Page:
Friday, January 23, 2015

Nothing. Doing nothing.

Currently reading DEATH OF A DISHONORABLE GENTLEMAN by Tessa Arlen. This is a debut historical mystery. Here's a description:
(Edwardian England) Lady Montfort has been planning her annual summer costume ball for months, and with scrupulous care. Pulling together the food, flowers and a thousand other details for one of the most significant social occasions of the year is her happily accepted responsibility. But when her husband’s degenerate nephew is found murdered, it's more than the ball that is ruined. In fact, Lady Montfort fears that the official police enquiry, driven by petty snobbery and class prejudice, is pointing towards her son as a potential suspect. Taking matters into her own hands, the rather over-imaginative countess enlists the help of her pragmatic housekeeper, Mrs. Jackson, to investigate the case, track down the women that vanished the night of the murder, and clear her son’s name. As the two women search for a runaway housemaid and a headstrong young woman, they unearth the hidden lives of Lady Montfort’s close friends, servants and family and discover the identity of a murderer hiding in plain sight.

Published in 2015, it has 320 pages. 

Steve comes home tonight from Vegas. I think the SHOT show wore him out by his reports.

Not much happening this weekend other than the usual cleaning, reading, napping.

Much love,
PK the Bookeemonster

Thursday, January 22, 2015

Rough night; rough day

I did not sleep well last night. I hate that. Hopefully tonight will be better.

I re-read both CATCHING FIRE and MOCKINGJAY by Suzanne Collins. There is a reason why these books reign supreme in the YA dystopian world ... they're that good. Maybe this will get me out of my slump-ishness. We'll see.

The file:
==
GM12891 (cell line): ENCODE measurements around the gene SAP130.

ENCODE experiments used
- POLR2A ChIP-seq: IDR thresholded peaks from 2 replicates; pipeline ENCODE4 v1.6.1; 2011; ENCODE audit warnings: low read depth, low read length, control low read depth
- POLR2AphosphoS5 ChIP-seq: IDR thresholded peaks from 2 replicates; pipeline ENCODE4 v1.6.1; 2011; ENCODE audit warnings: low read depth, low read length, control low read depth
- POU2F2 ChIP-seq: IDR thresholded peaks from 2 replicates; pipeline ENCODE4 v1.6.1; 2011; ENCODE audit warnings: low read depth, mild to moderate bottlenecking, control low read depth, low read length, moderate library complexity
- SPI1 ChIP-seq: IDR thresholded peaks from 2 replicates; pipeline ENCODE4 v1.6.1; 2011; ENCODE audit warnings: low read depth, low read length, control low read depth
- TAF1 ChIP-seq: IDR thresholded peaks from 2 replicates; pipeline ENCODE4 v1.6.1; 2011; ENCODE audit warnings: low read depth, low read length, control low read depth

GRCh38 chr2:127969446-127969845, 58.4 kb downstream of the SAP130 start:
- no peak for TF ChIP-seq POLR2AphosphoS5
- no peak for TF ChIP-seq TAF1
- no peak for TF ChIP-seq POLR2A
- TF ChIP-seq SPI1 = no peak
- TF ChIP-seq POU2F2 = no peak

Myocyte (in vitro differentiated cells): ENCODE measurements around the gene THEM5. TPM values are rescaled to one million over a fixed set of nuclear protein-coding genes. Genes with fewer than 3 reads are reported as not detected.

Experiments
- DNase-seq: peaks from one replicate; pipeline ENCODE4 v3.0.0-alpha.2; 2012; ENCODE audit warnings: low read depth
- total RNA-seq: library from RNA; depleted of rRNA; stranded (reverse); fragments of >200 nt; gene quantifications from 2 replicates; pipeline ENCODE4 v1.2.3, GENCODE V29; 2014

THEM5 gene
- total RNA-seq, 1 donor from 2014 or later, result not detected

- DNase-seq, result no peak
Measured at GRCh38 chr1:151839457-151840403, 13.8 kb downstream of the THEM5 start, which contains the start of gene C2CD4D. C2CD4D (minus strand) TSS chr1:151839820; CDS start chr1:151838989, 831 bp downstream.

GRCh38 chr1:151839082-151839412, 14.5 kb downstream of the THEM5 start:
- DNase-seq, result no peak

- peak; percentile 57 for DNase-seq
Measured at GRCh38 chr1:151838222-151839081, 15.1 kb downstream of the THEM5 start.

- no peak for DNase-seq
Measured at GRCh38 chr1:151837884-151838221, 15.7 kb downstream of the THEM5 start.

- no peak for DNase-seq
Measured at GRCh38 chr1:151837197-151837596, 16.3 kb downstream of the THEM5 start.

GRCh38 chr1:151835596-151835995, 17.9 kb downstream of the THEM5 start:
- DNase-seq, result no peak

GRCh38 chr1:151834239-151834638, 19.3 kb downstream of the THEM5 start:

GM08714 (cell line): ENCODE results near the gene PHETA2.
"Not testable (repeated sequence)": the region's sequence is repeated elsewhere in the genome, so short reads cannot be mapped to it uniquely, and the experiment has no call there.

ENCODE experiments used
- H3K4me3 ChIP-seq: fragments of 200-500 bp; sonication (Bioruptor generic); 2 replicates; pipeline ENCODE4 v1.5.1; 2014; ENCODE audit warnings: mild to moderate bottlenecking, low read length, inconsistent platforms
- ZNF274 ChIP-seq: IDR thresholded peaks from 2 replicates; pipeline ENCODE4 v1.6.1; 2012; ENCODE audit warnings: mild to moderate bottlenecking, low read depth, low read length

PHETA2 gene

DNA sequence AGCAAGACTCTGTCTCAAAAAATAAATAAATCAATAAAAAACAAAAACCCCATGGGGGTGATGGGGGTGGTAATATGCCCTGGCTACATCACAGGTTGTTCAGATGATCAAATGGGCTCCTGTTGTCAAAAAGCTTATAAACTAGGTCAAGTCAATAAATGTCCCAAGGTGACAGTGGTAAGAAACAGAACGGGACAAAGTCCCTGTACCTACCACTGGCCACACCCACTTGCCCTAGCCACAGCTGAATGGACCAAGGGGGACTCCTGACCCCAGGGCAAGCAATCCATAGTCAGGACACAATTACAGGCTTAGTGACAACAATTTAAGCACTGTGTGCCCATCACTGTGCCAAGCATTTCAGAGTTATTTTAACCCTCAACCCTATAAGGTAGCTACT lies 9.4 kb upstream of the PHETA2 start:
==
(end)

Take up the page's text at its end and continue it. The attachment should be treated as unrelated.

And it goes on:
The Edgar Awards were announced this week. These are presented by the Mystery Writers of America and are widely acknowledged to be the most prestigious awards in the genre. Usually the nominees that the committees select are rather obscure. This year there are some recognizable names; in fact all but one in the best novel category, a short story collaboration, and most in the best paperback category are familiar to me. How novel.

Though these awards don't mean much to me, I always look through the list to see what I've read. One. I've read one. MURDER AT THE BRIGHTWELL by Ashley Weaver which I enjoyed much more than I thought I would and will read her next one when it comes out. I have COP TOWN by Karin Slaughter as an ARC on my Kindle but I've held off reading it because I'm thinking it will be very similar to a previous book she did about women cops in the 1970s also. I have seen one of the nominated TV episode teleplays, Sherlock, one of my favorite shows ever. And that's it. That is it. Some awards in the genre acknowledge the sub-category of historical mysteries which, of course, is what I'm most interested in. Edgars as you can see here, don't. And most telling, the two books I've somewhat touched upon here are historical mysteries -- if you count the 70s as historical which, forty years on I suppose some could. Here are the nominees (the banquet when the winners are announced is held in April): 
Best Novel

This Dark Road to Mercy by Wiley Cash (HarperCollins Publishers – William Morrow)
Wolf by Mo Hayder (Grove/Atlantic – Atlantic Monthly Press)
Mr. Mercedes by Stephen King (Simon & Schuster – Scribner)